Tearing Down Fences (not metaphorical)

I think if I had a time traveling machine, the first place I’d travel is back in time to figure out how my back yard ended up the way it did. Forget time travel to the Elizabethan era, Biblical times, or the Kennedy assassination. I want to know: Did someone use my shed as a garage? Did they use part of it as a chicken coop? What’s the story with that hole in the middle of its wall?

These are questions for the ages. Working in my backyard often feels like a (really, really boring) archeological dig. My latest project is taking down a chain link fence that is up against a wooden fence that runs the length of my property. It’s been there for decades and inexplicably has a gate leading into the neighbor’s yard.


It never really bothered me because it was covered by trees and vines and you don’t really see it that much with the wooden fence. But this summer I decided I was finished with those vines and the fence. Mostly because some of the vines are poison ivy and the small animal who sleeps with me rubs against them on romps through the yard (see the threat below).


Here’s a fun fact: The city of Charlotte won’t collect chain link fence in their bulk waste disposal service. Personally, I feel I’m paying way too much in taxes for that not to be included, but that’s a blog for a different day.

So, after some extensive Googling, I found a scrap metal yard just north of town. I went there on a Saturday morning, when it opened at 8:30, and thus began a journey into a world I didn’t know existed.

I ended up having to go to three scrap yards. Turns out no one likes chain link fence. All of them were packed with people before 9 a.m., driving their cars onto massive scales and receiving money for their scrap metal. The scrap yards themselves were crazy places—wide open red dirt landscapes just outside of town filled with twisted pieces of metal. At the first one I felt like I was driving into some African military base (in large part because the man who came to greet me was Kenyan and wearing full camo and aviator glasses).


When I finally found a place to drop the metal, I was simply told “Just drop it by that rusted out refrigerator.” Sure. That’s usually where I put things.

I’ll have to return to the scrap yards a few more times as I finish up this yard project, and I’m thrilled about it. I love discovering entire subcultures I know nothing about. Life can be feeling a little boring and then all of the sudden you find yourself navigating rusted out refrigerators and the cost of galvanized steel. I take adventures where I can get them.

Weekend Breaking & Entering

The weather this weekend was gorgeous, so I spent most of it outside and near the water—enjoying a cookout in a quarry on Saturday night and a kayak ride down the Catawba on Sunday.

But, as one does on weekends when they’re old, I also had a bunch of chores—including hanging a painting in one of my new offices. This particular office is in a kind of random location north of town surrounded by warehouses and distribution centers. It doesn’t feel like the safest place to go alone, but I also don’t want to be the annoying person carting in stuff and banging on walls on the weekday. So, off I went on Saturday morning, painting in hand.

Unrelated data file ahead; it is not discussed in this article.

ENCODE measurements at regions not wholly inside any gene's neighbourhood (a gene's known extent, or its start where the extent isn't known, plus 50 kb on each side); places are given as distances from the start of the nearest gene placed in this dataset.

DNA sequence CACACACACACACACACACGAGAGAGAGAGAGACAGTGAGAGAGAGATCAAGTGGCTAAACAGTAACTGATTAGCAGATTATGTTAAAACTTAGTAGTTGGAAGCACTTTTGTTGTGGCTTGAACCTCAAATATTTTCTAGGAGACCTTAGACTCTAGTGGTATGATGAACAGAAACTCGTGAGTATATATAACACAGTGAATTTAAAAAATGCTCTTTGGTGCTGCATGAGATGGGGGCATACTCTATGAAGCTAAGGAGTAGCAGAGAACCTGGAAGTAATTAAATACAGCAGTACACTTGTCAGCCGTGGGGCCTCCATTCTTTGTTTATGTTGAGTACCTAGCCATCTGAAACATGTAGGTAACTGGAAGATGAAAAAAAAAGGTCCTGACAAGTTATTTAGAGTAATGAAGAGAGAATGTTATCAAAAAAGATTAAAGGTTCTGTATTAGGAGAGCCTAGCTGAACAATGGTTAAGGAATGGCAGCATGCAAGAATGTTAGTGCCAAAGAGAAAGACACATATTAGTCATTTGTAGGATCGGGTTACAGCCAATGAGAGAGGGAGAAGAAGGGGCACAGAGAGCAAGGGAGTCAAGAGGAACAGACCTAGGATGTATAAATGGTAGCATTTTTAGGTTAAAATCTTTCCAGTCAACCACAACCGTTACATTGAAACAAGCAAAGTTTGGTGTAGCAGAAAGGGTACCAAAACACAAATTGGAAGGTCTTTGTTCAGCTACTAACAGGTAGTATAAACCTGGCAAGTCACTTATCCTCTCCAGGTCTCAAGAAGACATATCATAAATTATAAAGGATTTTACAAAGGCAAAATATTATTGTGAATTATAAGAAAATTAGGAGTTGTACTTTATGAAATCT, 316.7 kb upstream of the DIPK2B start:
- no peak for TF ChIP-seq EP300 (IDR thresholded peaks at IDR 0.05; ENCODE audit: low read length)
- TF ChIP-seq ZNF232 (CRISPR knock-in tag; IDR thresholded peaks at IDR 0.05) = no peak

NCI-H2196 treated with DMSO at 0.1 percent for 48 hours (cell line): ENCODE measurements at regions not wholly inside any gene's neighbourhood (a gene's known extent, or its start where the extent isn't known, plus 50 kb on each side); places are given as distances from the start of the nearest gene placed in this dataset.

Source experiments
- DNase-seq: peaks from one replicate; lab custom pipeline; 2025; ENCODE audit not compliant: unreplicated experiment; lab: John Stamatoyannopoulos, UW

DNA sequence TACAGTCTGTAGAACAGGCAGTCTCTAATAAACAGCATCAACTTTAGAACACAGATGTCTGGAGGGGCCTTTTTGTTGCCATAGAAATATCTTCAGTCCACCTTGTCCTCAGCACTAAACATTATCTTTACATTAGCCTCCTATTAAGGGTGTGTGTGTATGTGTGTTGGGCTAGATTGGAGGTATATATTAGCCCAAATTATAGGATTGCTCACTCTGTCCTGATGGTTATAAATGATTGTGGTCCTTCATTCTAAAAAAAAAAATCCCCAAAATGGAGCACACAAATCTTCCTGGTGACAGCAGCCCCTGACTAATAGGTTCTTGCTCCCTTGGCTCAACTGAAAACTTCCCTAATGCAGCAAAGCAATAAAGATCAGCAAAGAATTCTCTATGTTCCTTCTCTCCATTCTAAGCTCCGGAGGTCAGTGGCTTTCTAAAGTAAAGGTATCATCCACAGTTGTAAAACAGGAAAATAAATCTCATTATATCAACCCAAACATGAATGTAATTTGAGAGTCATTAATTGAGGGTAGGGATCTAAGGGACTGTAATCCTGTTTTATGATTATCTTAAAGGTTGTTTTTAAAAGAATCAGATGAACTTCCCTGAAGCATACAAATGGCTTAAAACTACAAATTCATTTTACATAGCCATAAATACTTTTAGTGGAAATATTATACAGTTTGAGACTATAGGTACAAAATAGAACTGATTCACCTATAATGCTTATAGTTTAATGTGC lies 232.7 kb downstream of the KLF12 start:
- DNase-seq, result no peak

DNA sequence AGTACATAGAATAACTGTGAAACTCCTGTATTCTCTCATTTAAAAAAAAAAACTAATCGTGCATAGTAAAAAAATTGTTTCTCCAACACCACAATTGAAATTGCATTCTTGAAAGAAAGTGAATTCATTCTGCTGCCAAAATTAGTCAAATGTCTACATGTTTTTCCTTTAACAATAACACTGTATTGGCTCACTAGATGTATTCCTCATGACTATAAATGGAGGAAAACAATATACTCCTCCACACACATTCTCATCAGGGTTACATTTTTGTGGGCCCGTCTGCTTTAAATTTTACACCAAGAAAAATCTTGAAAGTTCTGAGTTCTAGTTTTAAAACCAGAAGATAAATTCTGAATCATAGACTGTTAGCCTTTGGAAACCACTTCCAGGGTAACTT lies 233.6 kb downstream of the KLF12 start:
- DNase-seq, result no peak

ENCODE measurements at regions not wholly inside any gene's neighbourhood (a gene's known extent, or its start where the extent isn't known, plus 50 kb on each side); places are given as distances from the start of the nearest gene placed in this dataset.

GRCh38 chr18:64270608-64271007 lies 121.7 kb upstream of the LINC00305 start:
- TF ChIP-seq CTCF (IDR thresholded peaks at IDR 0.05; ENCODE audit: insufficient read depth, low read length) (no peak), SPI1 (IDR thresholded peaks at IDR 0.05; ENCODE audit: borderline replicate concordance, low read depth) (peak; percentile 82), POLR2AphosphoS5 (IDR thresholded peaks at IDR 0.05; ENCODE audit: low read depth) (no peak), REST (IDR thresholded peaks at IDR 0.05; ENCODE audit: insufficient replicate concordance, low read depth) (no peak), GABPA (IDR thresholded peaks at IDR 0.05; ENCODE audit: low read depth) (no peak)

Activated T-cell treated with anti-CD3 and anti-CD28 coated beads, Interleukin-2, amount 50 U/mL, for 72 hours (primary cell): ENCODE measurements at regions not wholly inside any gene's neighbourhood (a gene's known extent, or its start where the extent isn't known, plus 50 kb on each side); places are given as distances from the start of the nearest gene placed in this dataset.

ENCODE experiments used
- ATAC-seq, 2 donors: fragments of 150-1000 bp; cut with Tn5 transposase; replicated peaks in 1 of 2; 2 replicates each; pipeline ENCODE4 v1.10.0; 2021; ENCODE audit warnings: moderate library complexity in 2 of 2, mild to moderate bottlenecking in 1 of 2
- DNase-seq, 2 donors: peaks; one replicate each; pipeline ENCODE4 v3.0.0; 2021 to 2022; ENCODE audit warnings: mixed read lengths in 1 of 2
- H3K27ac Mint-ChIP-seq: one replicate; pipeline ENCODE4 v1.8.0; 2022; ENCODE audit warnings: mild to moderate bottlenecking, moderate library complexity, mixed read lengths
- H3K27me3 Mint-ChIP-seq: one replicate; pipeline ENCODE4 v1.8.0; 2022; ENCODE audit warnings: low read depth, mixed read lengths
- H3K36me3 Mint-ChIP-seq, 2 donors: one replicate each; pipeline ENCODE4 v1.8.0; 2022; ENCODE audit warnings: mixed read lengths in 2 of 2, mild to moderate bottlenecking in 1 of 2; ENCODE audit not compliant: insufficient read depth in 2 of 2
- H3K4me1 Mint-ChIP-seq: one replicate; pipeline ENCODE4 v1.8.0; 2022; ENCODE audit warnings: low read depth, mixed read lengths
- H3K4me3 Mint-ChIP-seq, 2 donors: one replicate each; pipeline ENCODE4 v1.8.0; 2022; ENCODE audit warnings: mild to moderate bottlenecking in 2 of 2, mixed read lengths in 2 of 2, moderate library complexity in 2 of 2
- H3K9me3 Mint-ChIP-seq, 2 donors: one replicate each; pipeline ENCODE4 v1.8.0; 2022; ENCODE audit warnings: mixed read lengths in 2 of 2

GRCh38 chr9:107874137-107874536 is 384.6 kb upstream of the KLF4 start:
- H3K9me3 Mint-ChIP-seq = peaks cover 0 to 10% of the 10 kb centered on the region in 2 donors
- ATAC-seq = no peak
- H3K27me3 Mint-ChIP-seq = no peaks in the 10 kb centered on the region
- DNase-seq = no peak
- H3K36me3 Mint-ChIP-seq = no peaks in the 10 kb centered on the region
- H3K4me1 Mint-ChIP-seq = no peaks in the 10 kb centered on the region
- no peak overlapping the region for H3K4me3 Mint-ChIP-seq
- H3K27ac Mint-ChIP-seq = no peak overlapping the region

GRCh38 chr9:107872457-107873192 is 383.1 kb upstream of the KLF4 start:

I made it in past the barbed wire fence, walked the 200 yards or so from the parking lot to the entrance, swiped my card, opened the door, and promptly heard the shrill beeping of an alarm about to go off.

Somehow, in the eight billion questions I’ve been asking everyone at my new job lately, it had never occurred to me to ask if we had an alarm.

Lest you wonder if I kept my cool and reacted like a normal human being in this situation, let me assure you I did not. I sprinted through the building in the dark to my office with the painting, hammer, and nails and dropped them in the middle of the hall. I don’t know why. Then I ran back to the alarm, where I noticed a note to call the office’s director if you somehow accidentally set off the alarm.

So, I sprinted out of the building and back to my car to get my phone to text him. He kindly told me that he’d let the alarm company know not to dispatch the police and then gave me a code to disarm the alarm.

Of course, in my pure panic (I seriously envisioned a SWAT team entering the building and catching me in the act of hanging my painting), I’d dropped by key card with the hammer and nails. I couldn’t get back into the building.

So, as the alarm wailed, I called the director and started the call with “You’re going to think I’m crazy, but…” Because he’s a nice human, he assured me that it was ok and he took care of it. So much for all my good first impressions.

I used to imagine that I’d reach an age and stage when I wouldn’t have to start sentences with “You’re going to think I’m crazy.” But I’m starting to think that’s just not in the cards for me. Oh well. Saturday was just a little more thrilling than I’d anticipated.




Work Space


I recently started a new job, which has been fun. My new job, as I see it, is to help a talented team of people make beautiful publications and presentations that tell the story of great food and the impressive people behind it. That we happen to be telling pretty stories about food for the largest food service company in the world is just the icing on the cake. (I love when metaphors match up like that, don’t you?)

Anyway, my job came with two offices. I’m not sure if you’ve ever tried to simultaneously start a new job and decorate two new offices, but it’s kinda hard. I feel really proud of this wall though. It serves three purposes: 1) Inspire creative design. I need that. 2) Really cheap decor. I needed that too. 3) Make me hungry All. Day. Long. I did not need that.

Lake Martin Love


My grandfather grew up in a tiny mill town in Alabama near Lake Martin. When the 44,000-acre lake was created in the 1920s, it was the largest man-made body of water in the world—just up the road from his home. And so his family built a small cabin on the quiet lake that they’d visit on weekends long before that was something people did.